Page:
JavaScript Object Comparison Essentials

Equality Operators

When doing a comparison of anything in JavaScript you must mind your comparison operators, and almost always use the strict comparison like this === for equality and !== for non-equality. Using == and != can get you into trouble (non-strict), and I almost always default to using strict except in a few rare occasions. This is one of the different things about JavaScript as opposed to many other languages for equality comparison. So be careful, as == can be used for comparing string values to integer or floating number values in some instances, and care should be taken.

Comparison Essentials

Let’s talk a minute about primitive types in JavaScript. JavaScript primititve for the most part can be thought of as value types. So numbers, and strings are primitives, as well as null value, and undefined, and with ES6 now we also have symbols, but that is for a different post. You need to remember that when doing a comparison in JavaScript with primitive types, you are comparing their values. You can compare strings like this "String1" === "String1" and this evaluates to true as they are primitives. However, the moment you assign any value to an object it becomes a reference in memory and thus becomes a different reference and the comparison breaks down, even if all of the values of the object are the same. Note that below we are using the new keyword and thus are of Type Object.

var string1 = new String('foo');
var string2 = new String('foo');
 
console.log(string1 === string2); //evaluates false

So how do we compare value types on an object you might be asking? You may have seen an example of a string comparison function looking like the below function. Takes in parameters two string and compares them, returning a value and letting you know if they are indeed the same value as a primitive type. That is why the .toString() function is being called on each instance of a string. As in our first example of comparing the string literals, it returns true.

function stringCompare(string1, string2) {
    if (string1.toString() > string2.toString()) return -1;
    if (string1.toString() < string2.toString()) return 1;
    return 0;
}

If you are new development there a couple of things you need to keep in mind when doing a comparison of objects. I’ve got a small example below of comparing objects of the below Book class. These are some small unit tests basically showing you that even though the title, author, date of publication and publisher are the same they are referencing two different objects. It helps to use a real-world example and think if this as comparing two books. You can think about it that the books came off the print press, one after right after the other.

Unit Test Code

I’m using nodejs and mochajs to run the below unit tests as examples in the code below. If you want to run them yourself, you’ll need node and mocha framework for testing. If you have node installed you can install mocha by following the npm instructions here. I love mocha as it’s a nice dependable way for running JavaScript tests, which I’ve used in some pretty large production applications and it’s a solid testing framework. Look in the code comments for reasons and logic below. Run your mocha tests by using mocha book.js or whatever your file name is.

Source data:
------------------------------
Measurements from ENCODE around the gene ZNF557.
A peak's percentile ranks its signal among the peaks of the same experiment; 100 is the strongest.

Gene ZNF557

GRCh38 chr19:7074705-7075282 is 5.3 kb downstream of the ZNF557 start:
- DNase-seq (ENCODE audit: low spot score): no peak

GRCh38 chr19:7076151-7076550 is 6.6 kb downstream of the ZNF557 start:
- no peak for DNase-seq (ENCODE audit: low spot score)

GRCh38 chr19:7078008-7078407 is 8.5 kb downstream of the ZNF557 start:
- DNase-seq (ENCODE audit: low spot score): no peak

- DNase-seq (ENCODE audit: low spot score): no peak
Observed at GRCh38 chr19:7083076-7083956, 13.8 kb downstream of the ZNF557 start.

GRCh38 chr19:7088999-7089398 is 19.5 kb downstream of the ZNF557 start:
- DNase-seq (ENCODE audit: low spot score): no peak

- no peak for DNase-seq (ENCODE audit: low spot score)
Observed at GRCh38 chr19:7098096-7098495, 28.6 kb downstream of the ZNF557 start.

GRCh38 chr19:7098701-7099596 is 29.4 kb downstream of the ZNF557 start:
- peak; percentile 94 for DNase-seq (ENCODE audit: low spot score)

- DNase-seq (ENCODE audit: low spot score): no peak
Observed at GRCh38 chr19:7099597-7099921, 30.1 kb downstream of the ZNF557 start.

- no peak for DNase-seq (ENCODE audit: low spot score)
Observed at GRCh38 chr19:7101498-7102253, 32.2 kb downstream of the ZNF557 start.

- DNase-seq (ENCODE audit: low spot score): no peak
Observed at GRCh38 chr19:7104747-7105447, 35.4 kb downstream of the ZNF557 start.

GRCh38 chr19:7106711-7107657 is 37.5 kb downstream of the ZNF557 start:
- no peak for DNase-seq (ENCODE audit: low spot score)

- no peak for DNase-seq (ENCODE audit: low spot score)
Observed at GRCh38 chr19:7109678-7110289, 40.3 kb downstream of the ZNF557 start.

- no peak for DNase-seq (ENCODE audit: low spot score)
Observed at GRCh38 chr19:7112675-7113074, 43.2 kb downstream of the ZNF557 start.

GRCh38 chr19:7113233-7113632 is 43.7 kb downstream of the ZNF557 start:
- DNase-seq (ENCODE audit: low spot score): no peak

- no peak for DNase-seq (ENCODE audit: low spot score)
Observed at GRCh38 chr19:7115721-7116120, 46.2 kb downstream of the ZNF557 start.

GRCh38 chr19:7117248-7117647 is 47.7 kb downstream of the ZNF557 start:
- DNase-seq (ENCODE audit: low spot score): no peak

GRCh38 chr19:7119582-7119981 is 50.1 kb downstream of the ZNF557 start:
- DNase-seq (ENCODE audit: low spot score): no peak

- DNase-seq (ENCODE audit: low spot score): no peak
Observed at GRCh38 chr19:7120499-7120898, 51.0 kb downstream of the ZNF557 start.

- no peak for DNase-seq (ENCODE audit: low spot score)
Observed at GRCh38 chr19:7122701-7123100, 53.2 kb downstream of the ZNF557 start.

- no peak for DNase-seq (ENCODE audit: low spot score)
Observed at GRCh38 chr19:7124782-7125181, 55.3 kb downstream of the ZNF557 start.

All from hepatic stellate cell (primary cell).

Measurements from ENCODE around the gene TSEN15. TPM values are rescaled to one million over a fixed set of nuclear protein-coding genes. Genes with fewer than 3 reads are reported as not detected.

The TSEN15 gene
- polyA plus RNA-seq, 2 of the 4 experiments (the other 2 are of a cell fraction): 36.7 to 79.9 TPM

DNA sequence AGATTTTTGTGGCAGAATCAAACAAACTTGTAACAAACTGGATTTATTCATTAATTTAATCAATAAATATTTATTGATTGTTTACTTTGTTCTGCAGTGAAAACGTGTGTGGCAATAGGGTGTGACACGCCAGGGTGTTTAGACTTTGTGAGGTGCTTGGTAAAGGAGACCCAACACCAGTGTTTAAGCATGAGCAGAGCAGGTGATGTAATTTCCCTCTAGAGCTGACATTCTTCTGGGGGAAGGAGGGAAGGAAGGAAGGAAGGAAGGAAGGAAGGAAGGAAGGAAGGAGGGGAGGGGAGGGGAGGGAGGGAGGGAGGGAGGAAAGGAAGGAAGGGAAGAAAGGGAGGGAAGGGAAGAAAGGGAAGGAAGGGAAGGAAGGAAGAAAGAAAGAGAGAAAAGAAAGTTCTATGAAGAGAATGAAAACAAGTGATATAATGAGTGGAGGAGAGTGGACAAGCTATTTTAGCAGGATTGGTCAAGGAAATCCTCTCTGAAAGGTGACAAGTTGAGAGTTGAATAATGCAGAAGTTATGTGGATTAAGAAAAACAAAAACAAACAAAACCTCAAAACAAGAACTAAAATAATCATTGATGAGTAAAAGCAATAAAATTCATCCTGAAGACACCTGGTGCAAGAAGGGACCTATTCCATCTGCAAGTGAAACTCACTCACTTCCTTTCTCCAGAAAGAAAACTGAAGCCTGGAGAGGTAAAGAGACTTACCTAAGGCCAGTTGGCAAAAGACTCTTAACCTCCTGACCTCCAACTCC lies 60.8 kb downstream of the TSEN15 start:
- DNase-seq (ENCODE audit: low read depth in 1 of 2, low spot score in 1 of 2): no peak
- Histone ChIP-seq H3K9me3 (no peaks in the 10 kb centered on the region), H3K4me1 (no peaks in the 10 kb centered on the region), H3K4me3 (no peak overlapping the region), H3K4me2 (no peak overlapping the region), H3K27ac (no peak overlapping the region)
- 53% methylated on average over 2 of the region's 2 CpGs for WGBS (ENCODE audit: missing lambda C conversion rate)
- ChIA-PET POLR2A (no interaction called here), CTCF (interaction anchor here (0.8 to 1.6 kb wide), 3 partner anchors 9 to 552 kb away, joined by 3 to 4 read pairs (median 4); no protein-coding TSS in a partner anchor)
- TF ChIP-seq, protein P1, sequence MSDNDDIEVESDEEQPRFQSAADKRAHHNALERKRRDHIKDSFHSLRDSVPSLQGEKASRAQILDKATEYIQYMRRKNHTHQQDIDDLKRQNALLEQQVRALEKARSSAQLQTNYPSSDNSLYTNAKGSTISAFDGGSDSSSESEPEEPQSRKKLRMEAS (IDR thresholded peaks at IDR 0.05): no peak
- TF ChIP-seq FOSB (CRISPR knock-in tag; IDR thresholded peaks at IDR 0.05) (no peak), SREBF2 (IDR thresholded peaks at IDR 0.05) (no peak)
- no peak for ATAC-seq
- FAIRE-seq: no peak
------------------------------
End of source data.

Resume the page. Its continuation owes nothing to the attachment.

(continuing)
/*jshint esversion: 6 */
let assert = require('assert'; 
 
class Book{
    constructor(title, author, year, publisher){
        this.title = title;
        this.author = author;
        this.year = year;
        this.publisher = publisher;
    }
}
 
//one of my all-time favorite American classics
let book = new Book('The Old Man and the Sea', 'Earnest Hemingway', 1952, "Scribner's Sons");
let sameBook = new Book('The Old Man and the Sea', 'Earnest Hemingway', 1952, "Scribner's Sons");
//assign another variable to the same in-memory reference object
let cloneBook = book;
 
describe('Book', function() {
  describe('object comparison', function() {
    it('should return true for comparison', function() {
      //We are saying that these books are not the same object, even though they have the same content. 
      assert.equal(book !== sameBook, true, "These books are not the same as their reference is different");
    });
 
    it('should return true for json stringify comparison', function(){
        //this was similar to our previous string comparison example
        assert.equal(JSON.stringify(book)===JSON.stringify(sameBook), true, 
        "These json string literals are not the same.");
    });
 
    it('should return true for object comparison as they are referencing same object', function(){
        assert.equal(cloneBook === book, true); 
    });
 
  });
 
});

If you run the tests you should see something like this:

What are some ways than to compare our objects? Well, there are a couple of JavaScript libraries out there that can be helpful for doing comparisons. Underscore is probably the most widely used and supports a lot of the edge cases that can popup when comparing Objects, like Date properties for example. Basically how this works is called deep object comparison, and similar to our above string comparison function, the Underscore library has numerous such function for doing a comparison down the object tree. You could call Underscore by using something like the below snippet.

// Outputs: true
    console.log(_.isEqual(book , sameBook));

For more about JavaScript objects check out this previous post I did on JavaScript Objects and Prototypal Inheritence. As always I hope you found this useful, please subscribe for updates and share this if you found it useful. Please leave a comment below, and questions if you have them. Happy coding!